Erika Romero

a student and teacher of children's and young adult literature

Category: Teaching Tools/Resources

5 Great Places to Find Inspiration for Class Assignments

Creating innovative classroom assignments can be a struggle when trying to balance all your other responsibilities. It can be easier just to rely on your old faithful assignments, rather than consider how to enliven your syllabus with new assignments that might better engage your students. Today’s post provides a lists of places where you can quickly find inspiration for classroom assignments. It also provides specific examples of my own assignments that have received good results from my students. If you’re looking for new ways to find classroom assignment inspiration, definitely check out this list of five resources.

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23 Teaching Reflection Questions for a College Instructor

The fall semester has come to an end. I have a few more projects left to grade before I can fully move on to the break. If you’re overwhelmed by all the last-minute semester responsibilities you have, you might find this self-care post helpful. But, once you’re done with your work this semester, I recommend taking some time to go through a teaching reflection process for these past few months. With it being fall semester, the end of the semester coincides with the end of another year. Self-reflection and goal setting tend to be common pastimes during this time of year. For this blog post, I’ve created a Google Slides presentation with a list of questions that can help you end the semester on an introspective note. And, these questions can help provide a foundation for your spring semester lesson planning.

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Top 5 Online Resources for Teachers

I focused last week’s post on the top tool all college instructors should be using in their learning management system (LMS). In today’s post, I broaden my advice to some amazing resources I’ve come across while searching online for ways to improve my courses. My list doesn’t focus on online tools like Trello or Kahoot, but rather websites with plenty to offer teachers who want to create innovative and engaging course content. If you’re interested in learning more about useful tools rather than online resources, here are a few blog posts I’ve written that are all about that topic (post 1, post 2). Once you check out those, though, I still recommend giving this post a read, as well! Here’s a teaser: there’s a huge catalog of college courses with all their materials listed just waiting for you to explore…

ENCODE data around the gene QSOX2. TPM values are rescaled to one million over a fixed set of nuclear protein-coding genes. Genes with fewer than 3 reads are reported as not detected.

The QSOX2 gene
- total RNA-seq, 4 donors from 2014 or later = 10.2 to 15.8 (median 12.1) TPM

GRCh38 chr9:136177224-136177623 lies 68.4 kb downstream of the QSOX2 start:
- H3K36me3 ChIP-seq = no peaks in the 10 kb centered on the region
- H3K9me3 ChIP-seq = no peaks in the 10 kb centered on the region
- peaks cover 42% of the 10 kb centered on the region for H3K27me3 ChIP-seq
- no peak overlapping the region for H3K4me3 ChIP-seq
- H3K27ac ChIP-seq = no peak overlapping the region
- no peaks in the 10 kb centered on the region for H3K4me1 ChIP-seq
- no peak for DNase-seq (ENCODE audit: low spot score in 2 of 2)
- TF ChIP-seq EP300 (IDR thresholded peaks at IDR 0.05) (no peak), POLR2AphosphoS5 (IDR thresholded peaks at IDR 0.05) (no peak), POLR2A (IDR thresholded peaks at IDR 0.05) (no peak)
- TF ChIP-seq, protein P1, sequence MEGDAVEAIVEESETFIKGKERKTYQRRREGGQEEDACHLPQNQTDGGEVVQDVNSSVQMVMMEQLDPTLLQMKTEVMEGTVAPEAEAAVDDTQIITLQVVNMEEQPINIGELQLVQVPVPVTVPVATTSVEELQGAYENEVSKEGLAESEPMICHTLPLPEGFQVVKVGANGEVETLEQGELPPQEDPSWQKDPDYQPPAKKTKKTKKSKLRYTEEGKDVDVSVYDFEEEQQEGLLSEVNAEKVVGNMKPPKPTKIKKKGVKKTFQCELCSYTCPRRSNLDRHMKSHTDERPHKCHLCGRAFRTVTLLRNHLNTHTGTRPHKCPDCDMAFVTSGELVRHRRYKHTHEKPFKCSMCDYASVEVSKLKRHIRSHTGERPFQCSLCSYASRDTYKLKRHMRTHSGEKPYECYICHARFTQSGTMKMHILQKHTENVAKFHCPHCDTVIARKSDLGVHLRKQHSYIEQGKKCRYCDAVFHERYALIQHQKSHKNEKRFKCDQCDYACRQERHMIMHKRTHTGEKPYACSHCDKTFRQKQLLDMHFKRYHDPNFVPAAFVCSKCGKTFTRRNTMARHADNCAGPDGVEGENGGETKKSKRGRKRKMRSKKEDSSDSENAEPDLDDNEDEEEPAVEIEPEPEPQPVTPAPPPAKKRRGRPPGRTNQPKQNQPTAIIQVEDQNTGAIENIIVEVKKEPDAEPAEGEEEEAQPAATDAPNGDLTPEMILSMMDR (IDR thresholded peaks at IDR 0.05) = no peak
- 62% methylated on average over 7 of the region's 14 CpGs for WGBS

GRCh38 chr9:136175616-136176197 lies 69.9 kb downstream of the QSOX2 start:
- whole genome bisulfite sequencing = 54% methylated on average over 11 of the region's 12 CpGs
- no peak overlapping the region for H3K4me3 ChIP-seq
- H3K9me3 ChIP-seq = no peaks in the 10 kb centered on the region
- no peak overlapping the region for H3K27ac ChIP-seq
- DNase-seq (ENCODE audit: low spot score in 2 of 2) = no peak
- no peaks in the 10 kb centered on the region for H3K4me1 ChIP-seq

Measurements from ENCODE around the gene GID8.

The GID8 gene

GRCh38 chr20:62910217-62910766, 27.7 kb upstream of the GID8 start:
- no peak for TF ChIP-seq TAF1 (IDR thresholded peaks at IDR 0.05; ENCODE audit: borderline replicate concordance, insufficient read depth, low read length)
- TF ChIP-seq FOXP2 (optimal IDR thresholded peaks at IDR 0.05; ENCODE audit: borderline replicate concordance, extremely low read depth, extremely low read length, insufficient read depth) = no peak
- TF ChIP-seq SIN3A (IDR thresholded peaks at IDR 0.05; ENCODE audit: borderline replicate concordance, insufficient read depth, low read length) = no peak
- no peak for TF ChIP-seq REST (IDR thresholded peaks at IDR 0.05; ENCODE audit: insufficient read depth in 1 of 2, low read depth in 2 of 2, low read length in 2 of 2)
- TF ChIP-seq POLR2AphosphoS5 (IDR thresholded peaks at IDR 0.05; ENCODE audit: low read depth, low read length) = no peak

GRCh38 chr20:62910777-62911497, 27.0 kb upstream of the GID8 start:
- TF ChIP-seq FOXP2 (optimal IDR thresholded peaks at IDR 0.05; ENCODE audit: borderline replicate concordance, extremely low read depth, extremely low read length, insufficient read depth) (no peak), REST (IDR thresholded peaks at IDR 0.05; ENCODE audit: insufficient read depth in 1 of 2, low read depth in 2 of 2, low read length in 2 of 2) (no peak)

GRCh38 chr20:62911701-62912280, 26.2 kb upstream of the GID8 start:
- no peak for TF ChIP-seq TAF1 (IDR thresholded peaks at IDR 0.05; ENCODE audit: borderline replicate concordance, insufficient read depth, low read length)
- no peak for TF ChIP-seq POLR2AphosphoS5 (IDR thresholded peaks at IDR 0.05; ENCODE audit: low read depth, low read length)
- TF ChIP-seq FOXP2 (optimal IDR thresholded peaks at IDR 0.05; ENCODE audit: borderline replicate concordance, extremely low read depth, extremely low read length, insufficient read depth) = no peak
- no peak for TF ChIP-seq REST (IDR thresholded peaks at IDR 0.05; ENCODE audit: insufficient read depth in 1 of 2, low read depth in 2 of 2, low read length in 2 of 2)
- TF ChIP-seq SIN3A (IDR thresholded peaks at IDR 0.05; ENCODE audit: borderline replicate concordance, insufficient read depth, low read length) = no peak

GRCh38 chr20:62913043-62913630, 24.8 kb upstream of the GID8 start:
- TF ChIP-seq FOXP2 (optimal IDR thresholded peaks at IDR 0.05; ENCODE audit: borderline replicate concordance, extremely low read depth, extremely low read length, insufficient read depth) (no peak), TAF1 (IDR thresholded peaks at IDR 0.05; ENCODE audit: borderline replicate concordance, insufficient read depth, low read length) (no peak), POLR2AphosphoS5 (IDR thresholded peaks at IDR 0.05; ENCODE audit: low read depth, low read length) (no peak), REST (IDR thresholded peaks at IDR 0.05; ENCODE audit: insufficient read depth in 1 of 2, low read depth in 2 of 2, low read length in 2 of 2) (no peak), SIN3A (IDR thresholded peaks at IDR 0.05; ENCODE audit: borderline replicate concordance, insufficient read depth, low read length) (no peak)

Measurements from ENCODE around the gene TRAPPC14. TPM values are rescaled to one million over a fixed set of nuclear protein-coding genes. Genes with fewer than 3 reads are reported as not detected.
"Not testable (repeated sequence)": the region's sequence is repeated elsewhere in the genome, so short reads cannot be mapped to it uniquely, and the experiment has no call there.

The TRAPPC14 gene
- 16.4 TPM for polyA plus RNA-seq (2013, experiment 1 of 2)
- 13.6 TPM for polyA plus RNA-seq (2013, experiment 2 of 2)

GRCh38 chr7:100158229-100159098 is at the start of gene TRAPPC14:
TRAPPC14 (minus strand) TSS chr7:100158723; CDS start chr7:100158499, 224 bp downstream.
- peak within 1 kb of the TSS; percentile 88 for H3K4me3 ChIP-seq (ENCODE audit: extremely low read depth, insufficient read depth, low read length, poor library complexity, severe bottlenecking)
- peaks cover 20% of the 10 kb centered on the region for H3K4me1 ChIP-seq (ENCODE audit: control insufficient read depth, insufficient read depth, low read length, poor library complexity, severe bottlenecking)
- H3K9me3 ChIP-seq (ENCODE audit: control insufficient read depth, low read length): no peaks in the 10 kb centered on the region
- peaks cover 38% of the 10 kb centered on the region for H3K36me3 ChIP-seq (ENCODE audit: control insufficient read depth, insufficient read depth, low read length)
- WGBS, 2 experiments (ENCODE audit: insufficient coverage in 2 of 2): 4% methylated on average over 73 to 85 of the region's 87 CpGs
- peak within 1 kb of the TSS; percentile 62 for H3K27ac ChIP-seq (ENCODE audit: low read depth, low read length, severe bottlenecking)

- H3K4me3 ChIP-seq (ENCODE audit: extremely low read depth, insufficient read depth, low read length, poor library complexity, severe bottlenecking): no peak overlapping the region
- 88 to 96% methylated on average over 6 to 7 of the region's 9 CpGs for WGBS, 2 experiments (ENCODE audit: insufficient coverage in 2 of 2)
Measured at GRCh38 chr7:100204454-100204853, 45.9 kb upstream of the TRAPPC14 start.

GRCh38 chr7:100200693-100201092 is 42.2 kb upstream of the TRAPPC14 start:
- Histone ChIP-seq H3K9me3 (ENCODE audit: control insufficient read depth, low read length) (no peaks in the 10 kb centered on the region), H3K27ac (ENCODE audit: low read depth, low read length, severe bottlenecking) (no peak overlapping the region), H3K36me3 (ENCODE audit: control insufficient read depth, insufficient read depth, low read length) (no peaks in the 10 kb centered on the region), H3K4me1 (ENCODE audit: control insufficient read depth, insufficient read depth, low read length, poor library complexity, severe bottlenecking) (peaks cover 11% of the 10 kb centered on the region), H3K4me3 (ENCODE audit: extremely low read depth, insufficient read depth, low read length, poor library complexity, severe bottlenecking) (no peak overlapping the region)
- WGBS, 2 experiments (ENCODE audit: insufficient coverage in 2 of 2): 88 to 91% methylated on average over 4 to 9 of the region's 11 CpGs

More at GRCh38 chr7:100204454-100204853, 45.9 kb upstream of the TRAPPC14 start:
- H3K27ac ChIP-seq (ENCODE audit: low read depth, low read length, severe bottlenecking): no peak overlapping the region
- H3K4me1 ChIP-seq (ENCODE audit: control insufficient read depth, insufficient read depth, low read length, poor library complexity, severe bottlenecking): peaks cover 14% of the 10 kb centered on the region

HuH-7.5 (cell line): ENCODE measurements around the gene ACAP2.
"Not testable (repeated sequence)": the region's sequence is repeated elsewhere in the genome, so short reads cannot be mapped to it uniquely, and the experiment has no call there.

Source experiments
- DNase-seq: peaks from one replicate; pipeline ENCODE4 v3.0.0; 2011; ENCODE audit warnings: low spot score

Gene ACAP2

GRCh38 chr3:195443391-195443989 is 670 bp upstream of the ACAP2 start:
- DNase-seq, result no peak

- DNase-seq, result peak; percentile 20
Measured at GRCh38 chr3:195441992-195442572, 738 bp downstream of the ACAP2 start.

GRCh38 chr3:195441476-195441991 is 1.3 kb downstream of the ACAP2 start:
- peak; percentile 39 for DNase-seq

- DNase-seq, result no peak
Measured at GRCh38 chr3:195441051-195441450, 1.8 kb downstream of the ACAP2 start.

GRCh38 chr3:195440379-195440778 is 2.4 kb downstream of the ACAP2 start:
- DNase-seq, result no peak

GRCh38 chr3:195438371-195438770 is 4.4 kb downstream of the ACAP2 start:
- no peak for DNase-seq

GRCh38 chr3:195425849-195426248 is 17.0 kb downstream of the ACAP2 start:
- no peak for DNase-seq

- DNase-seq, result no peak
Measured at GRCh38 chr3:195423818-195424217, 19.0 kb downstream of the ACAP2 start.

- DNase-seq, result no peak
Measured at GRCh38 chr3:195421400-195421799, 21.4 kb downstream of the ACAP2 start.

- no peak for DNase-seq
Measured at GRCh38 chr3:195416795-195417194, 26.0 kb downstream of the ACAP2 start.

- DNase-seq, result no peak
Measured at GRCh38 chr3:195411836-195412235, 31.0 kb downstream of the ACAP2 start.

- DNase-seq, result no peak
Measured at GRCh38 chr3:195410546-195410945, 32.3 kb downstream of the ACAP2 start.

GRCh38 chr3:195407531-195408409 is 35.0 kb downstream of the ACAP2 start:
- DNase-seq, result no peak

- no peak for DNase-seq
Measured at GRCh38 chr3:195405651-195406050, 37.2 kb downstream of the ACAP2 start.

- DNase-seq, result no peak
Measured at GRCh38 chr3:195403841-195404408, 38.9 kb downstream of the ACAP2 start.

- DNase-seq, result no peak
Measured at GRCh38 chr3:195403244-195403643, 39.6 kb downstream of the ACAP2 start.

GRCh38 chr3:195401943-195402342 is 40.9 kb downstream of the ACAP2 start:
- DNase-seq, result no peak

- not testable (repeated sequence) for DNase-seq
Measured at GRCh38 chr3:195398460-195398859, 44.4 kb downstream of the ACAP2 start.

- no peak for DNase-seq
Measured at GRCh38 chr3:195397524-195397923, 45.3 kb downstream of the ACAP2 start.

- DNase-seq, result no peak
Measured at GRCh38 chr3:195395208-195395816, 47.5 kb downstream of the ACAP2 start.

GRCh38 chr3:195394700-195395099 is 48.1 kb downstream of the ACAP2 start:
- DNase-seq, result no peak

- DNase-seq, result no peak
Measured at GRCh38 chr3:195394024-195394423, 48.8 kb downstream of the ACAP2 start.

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The BEST Tool in Your Learning Management System (LMS)

 

As a graduate teaching assistant (GTA), I’m a big believer in taking advantage of the university tools available to me as an instructor. I’ve never taught a fully online course, for example, but I’ve always used my university’s learning management system (LMS) when designing my courses and lesson plans. At ISU, we use “ReggieNet” (our mascot is Reggie Redbird), which is a version of the Sakai LMS.  Of course, I don’t use every LMS tool possible, as there are over a dozen and not all are necessary for the types of content I teach. I also believe you should only use a tool if it’s actually beneficial to the teaching/learning experience, rather than just because it’s available or the cool, new thing-to-do. I use my course website every day that I teach, even if I’m not in a computer lab classroom. In today’s post, I share the one tool I feel every instructor should use if they have access to a LMS at their college/university. To find out what it is, just keep reading…

 

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Keep Organized: The Top 5 Benefits of a Teaching Journal

 

In my last post, I described the eight steps I’m taking to organize all my teaching, research, and service digital files. Today, I’m narrowing down my organization advice to teaching responsibilities. Since I began my teaching assistantship as ISU, I’ve kept a teaching journal every semester. My teaching journal isn’t for writing down my feelings about teaching, though that’s one type of writing you can do in it if you want. For me, I use a teaching journal to keep track of my classes each semester. My lesson planning, class notes, and schedule information are all written out in my journal. In today’s post, I’m describing my top five benefits of keeping a teaching journal. If you’re new to teaching or feel frazzled rather than organized when it comes to keeping your teaching responsibilities in check, this post is for you. If you just want more general teaching advice, I suggest checking out this post.